How To Evoke Emotion In Photography And Be More Emotionally Intelligent In Your Work - BRYCE Watanasoponwong
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Photo: Jay Ratliff, Bryce Watanasoponwong, a photo from my series The Ratliff's: Seven Decades of Married Life in Trenton. Jay often wakes up between 5 a.m. and 6 a.m. to prepare for the day.

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Photo: Jay and Mary Ratliff, Bryce Watanasoponwong, a photo from my series  The Ratliff's: Seven Decades of Married Life in Trenton. As country music plays, Jay and Mary slow dance at the Trenton Senior Center.

How To Evoke Emotion In Photography And Be More Emotionally Intelligent In Your Work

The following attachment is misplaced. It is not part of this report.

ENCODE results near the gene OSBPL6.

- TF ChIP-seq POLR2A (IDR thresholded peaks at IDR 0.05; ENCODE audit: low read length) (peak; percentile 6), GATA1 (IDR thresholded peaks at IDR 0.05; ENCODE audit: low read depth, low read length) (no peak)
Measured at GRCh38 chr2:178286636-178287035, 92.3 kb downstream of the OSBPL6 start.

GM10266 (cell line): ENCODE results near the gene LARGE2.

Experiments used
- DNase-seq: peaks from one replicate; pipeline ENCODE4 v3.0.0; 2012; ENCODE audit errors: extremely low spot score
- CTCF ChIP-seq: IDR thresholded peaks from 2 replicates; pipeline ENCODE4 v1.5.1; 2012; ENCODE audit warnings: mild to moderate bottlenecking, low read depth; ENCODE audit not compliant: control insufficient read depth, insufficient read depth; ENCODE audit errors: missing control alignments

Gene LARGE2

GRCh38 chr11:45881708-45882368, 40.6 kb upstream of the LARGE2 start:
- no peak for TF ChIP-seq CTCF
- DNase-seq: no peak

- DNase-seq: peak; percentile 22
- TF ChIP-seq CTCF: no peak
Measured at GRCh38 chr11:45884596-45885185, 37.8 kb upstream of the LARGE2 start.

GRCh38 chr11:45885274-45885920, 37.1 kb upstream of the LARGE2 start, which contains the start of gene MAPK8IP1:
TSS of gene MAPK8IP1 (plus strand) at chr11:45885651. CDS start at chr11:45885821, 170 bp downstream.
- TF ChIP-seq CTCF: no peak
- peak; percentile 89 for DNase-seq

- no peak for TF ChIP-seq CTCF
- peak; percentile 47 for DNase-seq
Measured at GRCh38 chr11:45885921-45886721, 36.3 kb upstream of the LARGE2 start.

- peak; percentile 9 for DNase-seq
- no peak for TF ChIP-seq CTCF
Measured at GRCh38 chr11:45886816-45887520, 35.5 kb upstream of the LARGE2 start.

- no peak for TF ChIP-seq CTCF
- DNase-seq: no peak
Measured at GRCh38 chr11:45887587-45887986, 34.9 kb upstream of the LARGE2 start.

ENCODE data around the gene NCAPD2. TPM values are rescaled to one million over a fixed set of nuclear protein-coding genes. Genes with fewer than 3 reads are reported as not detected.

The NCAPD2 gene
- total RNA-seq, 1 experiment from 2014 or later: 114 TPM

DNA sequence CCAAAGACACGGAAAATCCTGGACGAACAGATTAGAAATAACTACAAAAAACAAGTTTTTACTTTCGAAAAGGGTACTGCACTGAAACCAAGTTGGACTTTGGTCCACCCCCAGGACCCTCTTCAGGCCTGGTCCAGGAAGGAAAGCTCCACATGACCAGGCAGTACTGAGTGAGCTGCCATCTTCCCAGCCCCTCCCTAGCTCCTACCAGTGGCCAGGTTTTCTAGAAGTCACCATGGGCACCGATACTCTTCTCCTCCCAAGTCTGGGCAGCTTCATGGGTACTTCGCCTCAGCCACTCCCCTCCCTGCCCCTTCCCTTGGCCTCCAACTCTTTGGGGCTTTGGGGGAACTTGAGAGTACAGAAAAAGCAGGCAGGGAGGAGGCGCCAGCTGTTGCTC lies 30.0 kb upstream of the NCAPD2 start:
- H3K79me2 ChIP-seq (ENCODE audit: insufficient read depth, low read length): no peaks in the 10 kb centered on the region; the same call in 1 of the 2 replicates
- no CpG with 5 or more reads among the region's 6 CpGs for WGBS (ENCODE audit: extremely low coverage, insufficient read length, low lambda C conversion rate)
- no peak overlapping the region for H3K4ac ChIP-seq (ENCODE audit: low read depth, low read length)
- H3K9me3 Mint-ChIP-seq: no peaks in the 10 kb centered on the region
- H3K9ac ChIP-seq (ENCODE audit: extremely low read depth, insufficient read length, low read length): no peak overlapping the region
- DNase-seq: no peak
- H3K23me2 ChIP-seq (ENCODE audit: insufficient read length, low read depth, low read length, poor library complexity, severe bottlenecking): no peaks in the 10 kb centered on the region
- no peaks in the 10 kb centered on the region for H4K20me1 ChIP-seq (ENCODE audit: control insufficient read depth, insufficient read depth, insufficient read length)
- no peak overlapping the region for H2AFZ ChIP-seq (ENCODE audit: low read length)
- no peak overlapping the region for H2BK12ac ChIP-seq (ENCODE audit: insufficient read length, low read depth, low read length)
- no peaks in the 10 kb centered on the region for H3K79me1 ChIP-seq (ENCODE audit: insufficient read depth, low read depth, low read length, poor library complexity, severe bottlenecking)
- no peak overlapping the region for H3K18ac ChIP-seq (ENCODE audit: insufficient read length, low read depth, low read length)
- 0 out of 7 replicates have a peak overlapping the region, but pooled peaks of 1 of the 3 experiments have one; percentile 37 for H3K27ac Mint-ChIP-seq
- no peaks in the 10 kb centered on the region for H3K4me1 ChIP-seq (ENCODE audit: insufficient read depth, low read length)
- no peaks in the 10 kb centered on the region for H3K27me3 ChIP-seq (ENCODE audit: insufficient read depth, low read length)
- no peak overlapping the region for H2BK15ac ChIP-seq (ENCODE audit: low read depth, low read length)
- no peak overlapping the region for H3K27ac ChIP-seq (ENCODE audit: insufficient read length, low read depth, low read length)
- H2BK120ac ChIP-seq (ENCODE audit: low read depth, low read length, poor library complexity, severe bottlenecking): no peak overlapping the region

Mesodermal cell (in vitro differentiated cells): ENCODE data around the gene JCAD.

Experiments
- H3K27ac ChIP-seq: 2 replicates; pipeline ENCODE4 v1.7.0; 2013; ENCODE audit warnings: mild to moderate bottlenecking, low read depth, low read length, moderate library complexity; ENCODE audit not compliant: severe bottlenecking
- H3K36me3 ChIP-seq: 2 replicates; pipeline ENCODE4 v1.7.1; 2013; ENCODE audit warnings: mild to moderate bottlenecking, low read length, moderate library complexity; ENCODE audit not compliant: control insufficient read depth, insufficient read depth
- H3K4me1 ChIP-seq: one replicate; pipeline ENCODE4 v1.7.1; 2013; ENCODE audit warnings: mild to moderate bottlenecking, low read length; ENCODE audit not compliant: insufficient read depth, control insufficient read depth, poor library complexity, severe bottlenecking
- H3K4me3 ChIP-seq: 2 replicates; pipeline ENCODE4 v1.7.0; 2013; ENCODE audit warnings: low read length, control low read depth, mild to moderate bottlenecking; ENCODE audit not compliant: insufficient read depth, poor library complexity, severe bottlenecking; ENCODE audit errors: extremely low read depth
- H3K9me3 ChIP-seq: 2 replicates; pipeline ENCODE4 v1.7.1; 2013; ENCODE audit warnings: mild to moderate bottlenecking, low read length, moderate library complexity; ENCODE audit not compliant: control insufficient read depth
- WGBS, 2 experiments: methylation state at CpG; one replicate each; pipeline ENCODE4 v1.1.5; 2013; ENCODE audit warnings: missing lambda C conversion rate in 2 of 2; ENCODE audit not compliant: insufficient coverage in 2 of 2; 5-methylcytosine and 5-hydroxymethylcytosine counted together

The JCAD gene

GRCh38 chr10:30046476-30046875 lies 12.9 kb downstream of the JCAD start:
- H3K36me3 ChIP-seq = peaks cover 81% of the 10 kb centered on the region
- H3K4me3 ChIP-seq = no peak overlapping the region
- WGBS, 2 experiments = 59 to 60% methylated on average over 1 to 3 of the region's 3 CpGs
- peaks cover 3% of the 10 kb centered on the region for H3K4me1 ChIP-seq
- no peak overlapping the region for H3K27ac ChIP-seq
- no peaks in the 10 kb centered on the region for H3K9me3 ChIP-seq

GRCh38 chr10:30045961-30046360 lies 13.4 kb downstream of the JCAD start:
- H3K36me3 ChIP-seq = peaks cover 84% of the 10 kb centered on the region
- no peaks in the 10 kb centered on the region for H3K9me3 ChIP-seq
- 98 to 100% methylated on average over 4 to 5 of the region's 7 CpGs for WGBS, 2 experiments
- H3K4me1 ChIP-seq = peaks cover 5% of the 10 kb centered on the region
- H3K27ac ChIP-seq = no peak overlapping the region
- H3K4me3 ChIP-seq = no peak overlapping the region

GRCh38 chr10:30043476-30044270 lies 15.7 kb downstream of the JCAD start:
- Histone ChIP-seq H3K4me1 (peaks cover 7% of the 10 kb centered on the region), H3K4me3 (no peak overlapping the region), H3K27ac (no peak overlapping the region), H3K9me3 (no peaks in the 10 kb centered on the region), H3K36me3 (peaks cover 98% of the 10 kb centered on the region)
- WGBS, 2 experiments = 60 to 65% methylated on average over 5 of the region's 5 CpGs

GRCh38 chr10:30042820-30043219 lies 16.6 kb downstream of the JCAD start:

bryce watanasoponwong
Jun 3, 2021

Emotional Photography

Hope, fears, happiness, trepidation and deep emotional pain are the emotions that lead us through the ups and downs of our lives, the light and shade of our experience on earth. Many of the strongest disciplines of photography, including portraiture, documentary and event-based projects, are highly relational pursuits. Therefore, it is necessary to capture emotions to communicate and fulfil the remarkable opportunities see life truly as photographers every day.

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 Photo: South Sudan Independence Celebrations, BabaSteve (Steve Evans), 2011.